A method has been developed for prediction of binding affinities between proteins and peptides. We exemplify the method through its application to binding predictions of peptides with affinity to major histocompatibility complex class I molecule HLA-A*0201. The method is named “additive” because it is based on the assumption that the binding affinity of a peptide could be presented as a sum of the contributions of the amino acids at each position and the interactions between them. The amino acid contributions and the contributions of the interactions between adjacent side chains and every second side chain were derived using a partial least squares (PLS) statistical methodology using a training set of 420 experimental IC50 values. The predictive power of the method was assessed using rigorous cross-validation and using an independent test set of 89 peptides. The mean value of the residuals between the experimental and predicted pIC50 values was 0.508 for this test set. The additive method was implemented in a program for rapid T-cell epitope search. It is universal and can be applied to any peptide−protein interaction where binding data is known.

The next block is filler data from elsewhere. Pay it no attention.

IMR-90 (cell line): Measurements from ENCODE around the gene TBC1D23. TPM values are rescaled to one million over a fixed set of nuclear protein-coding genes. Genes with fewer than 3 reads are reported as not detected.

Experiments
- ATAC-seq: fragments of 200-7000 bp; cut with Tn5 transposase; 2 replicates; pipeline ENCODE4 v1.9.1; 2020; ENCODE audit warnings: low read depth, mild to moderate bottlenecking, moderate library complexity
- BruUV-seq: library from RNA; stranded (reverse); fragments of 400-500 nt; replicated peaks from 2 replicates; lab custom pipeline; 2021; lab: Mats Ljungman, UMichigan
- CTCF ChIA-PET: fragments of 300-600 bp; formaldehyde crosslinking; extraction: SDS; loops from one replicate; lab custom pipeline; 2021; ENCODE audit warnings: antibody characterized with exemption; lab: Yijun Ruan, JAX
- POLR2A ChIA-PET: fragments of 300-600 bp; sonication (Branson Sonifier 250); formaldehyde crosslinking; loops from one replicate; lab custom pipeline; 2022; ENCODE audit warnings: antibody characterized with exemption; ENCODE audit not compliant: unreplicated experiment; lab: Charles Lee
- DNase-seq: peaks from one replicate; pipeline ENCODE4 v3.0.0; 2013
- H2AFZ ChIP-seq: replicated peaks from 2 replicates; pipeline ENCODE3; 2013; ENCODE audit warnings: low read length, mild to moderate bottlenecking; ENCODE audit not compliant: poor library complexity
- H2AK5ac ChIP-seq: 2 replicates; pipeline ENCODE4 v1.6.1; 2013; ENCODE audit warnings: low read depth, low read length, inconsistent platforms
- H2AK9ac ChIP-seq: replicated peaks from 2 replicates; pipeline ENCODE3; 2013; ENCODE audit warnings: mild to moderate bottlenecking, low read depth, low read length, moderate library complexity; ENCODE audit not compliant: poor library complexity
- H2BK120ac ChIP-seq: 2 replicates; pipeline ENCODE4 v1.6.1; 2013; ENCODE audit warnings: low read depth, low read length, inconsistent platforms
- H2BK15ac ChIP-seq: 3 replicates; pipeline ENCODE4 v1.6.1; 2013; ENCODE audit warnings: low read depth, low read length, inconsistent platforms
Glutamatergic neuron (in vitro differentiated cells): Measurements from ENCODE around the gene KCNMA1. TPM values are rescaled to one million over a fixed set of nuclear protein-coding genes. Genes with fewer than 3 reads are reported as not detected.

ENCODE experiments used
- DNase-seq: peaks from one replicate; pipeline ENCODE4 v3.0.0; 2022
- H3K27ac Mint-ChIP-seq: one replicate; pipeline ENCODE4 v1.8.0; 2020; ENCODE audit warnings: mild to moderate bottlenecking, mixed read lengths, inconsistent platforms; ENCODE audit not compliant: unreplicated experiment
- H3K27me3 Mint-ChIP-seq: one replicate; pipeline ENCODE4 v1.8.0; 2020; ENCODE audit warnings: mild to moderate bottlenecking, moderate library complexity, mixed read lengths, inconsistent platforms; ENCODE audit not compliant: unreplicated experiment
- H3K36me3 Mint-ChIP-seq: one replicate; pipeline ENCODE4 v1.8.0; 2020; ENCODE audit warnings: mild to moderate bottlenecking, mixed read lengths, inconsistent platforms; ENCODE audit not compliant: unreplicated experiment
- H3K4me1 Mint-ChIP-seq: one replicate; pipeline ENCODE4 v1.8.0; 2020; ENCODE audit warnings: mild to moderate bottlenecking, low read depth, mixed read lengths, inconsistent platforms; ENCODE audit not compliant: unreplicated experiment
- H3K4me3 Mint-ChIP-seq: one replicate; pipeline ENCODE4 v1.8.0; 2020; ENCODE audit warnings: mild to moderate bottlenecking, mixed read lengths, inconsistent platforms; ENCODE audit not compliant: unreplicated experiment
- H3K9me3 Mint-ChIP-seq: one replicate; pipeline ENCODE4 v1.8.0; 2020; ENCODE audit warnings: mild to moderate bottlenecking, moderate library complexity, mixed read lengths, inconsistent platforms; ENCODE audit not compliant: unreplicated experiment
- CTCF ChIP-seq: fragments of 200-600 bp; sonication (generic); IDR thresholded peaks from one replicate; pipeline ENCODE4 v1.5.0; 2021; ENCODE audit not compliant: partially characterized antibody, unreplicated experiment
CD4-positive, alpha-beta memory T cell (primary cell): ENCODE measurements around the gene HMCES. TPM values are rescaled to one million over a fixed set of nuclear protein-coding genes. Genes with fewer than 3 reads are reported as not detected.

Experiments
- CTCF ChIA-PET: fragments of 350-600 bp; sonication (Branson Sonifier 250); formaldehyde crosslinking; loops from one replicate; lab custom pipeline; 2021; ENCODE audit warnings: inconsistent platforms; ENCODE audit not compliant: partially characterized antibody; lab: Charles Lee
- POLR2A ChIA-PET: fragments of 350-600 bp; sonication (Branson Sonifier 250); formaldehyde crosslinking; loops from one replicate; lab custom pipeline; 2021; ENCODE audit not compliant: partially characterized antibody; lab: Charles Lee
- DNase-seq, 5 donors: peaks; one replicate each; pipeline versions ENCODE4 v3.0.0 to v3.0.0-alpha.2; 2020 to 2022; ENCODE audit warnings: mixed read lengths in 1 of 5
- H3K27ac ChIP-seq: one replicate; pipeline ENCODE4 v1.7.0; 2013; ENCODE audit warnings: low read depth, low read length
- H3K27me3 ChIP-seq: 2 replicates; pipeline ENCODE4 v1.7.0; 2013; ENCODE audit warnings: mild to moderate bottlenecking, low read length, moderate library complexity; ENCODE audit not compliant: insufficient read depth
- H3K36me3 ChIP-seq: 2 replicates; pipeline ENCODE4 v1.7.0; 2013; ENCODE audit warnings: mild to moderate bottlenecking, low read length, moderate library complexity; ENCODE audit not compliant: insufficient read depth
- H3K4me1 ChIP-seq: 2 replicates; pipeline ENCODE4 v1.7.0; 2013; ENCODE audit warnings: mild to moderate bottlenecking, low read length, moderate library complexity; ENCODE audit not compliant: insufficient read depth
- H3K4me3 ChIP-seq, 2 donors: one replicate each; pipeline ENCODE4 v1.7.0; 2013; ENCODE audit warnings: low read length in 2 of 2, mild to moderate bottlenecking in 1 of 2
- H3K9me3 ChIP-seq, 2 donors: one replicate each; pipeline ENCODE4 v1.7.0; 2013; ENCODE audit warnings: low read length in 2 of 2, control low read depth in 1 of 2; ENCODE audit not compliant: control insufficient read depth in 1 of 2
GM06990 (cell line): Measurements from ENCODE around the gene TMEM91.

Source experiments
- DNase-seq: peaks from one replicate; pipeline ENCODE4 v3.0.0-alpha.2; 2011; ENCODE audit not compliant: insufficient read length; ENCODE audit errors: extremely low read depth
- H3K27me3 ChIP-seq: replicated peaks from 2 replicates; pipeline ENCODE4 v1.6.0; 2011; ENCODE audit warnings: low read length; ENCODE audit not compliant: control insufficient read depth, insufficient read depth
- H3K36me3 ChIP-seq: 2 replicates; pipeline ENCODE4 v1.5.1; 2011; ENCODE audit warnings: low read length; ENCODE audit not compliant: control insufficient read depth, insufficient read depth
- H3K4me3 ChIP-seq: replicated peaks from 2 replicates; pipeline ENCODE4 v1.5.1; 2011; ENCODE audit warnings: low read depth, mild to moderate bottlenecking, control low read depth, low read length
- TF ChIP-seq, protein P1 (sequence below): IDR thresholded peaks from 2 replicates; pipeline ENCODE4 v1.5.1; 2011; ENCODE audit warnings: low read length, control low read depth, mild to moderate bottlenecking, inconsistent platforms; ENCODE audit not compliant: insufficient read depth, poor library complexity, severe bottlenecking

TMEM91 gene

Doytchinova, I. A., Blythe, M. J., & Flower, D. R. (2002). Additive method for the prediction of protein-peptide binding affinity. Application to the MHC class I molecule HLA-A*0201. Journal of Proteome Research, 1(3), 263-272. https://doi.org/10.1021/pr015513z